Pope pivots to Asia

Pope Francis’ real interest is geopolitics.

In less than two years in office, Francis has nudged the conversation away from sex to such as matters as Cuba-U.S. relations and climate change. In September, he will become the first religious leader who serves as a head of state to address a joint session of Congress.

Pope John Paul II was single-minded in the pursuit of ending Communism in the 1980s, while Pope Benedict XVI was a gaffe-prone bookworm fretting over relativism.

Francis, in contrast, is making his own pivot towards Asia. He already has been twice to the region shunned by his predecessor with a view not only to refilling pews, but also gaining traction with the rising powers.

The challenge for Francis — who is from a religious order that proselytized in China in the 16th century — is how to work with China today. The Vatican and the world’s most populous country have been at odds since 1951 over, among many things, the right to ordain bishops.

Francis, who says he would go to Beijing tomorrow, has a secret corridor with the new leadership for diplomatic messages. There have been small gestures on both sides: Francis didn’t see the Dalai Lama in Rome; doing so would have incensed Chinese authorities. President Xi Jinping allowed Francis to fly in China’s airspace, the first time a pope was granted that right.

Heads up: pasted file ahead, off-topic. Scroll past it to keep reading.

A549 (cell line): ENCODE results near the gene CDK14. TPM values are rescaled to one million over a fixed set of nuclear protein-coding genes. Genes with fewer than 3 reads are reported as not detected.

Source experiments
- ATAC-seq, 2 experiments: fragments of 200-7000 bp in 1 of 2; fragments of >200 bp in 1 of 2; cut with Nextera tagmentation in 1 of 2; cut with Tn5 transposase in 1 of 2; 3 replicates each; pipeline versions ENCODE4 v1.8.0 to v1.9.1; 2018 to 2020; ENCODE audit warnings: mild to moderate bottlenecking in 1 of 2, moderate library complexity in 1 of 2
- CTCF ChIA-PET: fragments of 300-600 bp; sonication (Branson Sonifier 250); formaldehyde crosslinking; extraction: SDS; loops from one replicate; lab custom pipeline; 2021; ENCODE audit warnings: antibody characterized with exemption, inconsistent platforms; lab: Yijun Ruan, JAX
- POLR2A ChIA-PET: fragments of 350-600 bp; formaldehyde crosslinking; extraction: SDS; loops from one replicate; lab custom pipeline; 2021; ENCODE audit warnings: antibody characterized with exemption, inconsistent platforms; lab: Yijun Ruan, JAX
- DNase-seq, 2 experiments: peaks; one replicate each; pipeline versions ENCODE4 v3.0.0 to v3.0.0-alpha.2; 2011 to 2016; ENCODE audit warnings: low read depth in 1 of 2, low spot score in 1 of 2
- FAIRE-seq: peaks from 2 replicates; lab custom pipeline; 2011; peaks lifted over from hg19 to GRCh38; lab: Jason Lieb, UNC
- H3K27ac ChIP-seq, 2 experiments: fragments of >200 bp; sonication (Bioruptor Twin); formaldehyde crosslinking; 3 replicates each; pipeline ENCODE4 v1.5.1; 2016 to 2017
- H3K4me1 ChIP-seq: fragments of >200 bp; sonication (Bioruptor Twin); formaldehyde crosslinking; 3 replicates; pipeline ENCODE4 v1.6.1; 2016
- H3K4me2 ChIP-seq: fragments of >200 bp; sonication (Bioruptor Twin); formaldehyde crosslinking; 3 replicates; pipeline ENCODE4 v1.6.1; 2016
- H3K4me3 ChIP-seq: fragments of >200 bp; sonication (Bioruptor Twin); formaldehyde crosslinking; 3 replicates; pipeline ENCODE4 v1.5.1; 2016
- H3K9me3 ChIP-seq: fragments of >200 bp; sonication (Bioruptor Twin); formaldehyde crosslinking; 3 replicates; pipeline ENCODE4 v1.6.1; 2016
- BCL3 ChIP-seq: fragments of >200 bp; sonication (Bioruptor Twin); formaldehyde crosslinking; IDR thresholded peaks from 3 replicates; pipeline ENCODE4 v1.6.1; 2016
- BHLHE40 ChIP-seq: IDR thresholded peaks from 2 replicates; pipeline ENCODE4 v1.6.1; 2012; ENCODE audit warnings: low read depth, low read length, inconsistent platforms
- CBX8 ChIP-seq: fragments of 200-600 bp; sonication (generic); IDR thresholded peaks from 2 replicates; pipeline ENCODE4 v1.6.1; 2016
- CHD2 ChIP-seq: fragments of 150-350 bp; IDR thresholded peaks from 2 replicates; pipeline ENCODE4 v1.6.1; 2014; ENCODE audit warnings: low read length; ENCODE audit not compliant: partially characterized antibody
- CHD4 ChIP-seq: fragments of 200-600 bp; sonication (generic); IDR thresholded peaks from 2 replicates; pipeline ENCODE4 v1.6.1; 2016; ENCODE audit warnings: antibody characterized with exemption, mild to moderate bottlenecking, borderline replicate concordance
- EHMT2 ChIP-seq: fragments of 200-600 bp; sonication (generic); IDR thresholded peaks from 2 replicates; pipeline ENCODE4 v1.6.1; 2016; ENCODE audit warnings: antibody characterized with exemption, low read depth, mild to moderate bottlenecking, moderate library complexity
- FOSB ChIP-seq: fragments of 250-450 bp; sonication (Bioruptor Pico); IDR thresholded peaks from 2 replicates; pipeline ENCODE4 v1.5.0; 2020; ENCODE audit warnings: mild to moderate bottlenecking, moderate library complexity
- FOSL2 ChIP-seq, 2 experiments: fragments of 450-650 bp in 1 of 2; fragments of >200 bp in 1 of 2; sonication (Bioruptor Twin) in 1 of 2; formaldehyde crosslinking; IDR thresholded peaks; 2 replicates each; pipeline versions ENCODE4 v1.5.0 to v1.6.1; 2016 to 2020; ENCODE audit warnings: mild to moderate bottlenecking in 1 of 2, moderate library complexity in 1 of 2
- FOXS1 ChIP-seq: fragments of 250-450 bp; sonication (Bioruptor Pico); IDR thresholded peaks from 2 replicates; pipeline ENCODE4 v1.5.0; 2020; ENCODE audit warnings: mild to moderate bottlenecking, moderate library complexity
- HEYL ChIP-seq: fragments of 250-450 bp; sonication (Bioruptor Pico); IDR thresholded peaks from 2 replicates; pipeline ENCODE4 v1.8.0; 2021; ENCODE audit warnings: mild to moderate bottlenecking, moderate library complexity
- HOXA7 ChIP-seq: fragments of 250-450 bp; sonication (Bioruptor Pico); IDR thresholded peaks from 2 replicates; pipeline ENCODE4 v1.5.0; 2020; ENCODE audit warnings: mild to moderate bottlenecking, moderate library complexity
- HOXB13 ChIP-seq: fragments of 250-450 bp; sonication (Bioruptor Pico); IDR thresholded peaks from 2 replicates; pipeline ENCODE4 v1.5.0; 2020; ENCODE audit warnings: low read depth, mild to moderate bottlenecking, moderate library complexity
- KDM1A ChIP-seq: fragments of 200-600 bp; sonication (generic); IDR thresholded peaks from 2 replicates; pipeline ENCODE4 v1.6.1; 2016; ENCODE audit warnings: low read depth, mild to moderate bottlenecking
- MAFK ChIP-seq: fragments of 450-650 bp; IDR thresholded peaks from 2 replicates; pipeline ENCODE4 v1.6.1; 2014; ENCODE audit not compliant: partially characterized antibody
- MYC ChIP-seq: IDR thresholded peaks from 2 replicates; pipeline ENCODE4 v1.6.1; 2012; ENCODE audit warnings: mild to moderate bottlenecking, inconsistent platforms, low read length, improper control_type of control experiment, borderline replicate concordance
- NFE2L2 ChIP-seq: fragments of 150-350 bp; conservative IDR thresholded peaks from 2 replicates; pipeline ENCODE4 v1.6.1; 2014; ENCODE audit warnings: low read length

China has about 12 million Catholics — three times the number in Ireland — compared with a mere 300,000 in Taiwan.

The gap between the pope’s knowledge and effectiveness may be large. Francis has dived into tough international conflicts including Korea, Cuba and Palestine and not all has gone well.

While he brought attention to the plight of Palestinians by praying in Bethlehem near graffiti that read “Free Palestine,” his visit was followed by violence against the Palestinians.

He was much more successful with Cuba, secretly hosting delegations from there and the U.S. and playing a vital role in the prisoner exchanges that led to renewed relations after half a century.

He has announced plans to shrink the bureaucracy that runs the church, removed executives at the mismanaged Vatican Bank and told cardinals to abandon their limousines and catch the bus.

At the bank, he’s brought a measure of transparency following allegations of illegal behavior and poor oversight. The bank now publishes an annual report, has closed 2,000 accounts and undertaken a review of 18,000 clients.

Source: Bloomberg